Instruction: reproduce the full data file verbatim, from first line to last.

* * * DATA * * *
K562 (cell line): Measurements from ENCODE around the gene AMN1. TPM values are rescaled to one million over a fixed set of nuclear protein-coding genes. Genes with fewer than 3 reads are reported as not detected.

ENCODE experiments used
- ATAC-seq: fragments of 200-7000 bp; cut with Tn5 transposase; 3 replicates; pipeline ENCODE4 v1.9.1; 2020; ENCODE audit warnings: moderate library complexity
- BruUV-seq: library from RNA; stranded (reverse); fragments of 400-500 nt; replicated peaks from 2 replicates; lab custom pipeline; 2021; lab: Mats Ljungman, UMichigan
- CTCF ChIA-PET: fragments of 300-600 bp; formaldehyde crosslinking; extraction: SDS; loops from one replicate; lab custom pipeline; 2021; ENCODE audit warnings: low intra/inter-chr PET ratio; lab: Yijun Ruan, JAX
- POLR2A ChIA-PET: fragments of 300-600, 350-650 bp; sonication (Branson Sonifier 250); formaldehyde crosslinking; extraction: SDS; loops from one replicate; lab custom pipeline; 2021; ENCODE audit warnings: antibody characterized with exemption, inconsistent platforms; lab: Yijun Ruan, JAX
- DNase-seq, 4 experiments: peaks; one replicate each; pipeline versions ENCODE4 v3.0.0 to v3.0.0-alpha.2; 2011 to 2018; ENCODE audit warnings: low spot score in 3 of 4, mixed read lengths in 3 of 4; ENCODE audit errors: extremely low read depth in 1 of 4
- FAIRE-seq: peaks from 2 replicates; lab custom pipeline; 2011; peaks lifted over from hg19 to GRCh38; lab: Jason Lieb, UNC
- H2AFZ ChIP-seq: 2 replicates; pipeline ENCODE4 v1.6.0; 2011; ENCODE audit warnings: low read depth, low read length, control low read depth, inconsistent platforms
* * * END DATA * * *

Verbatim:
K562 (cell line): Measurements from ENCODE around the gene AMN1. TPM values are rescaled to one million over a fixed set of nuclear protein-coding genes. Genes with fewer than 3 reads are reported as not detected.

ENCODE experiments used
- ATAC-seq: fragments of 200-7000 bp; cut with Tn5 transposase; 3 replicates; pipeline ENCODE4 v1.9.1; 2020; ENCODE audit warnings: moderate library complexity
- BruUV-seq: library from RNA; stranded (reverse); fragments of 400-500 nt; replicated peaks from 2 replicates; lab custom pipeline; 2021; lab: Mats Ljungman, UMichigan
- CTCF ChIA-PET: fragments of 300-600 bp; formaldehyde crosslinking; extraction: SDS; loops from one replicate; lab custom pipeline; 2021; ENCODE audit warnings: low intra/inter-chr PET ratio; lab: Yijun Ruan, JAX
- POLR2A ChIA-PET: fragments of 300-600, 350-650 bp; sonication (Branson Sonifier 250); formaldehyde crosslinking; extraction: SDS; loops from one replicate; lab custom pipeline; 2021; ENCODE audit warnings: antibody characterized with exemption, inconsistent platforms; lab: Yijun Ruan, JAX
- DNase-seq, 4 experiments: peaks; one replicate each; pipeline versions ENCODE4 v3.0.0 to v3.0.0-alpha.2; 2011 to 2018; ENCODE audit warnings: low spot score in 3 of 4, mixed read lengths in 3 of 4; ENCODE audit errors: extremely low read depth in 1 of 4
- FAIRE-seq: peaks from 2 replicates; lab custom pipeline; 2011; peaks lifted over from hg19 to GRCh38; lab: Jason Lieb, UNC
- H2AFZ ChIP-seq: 2 replicates; pipeline ENCODE4 v1.6.0; 2011; ENCODE audit warnings: low read depth, low read length, control low read depth, inconsistent platforms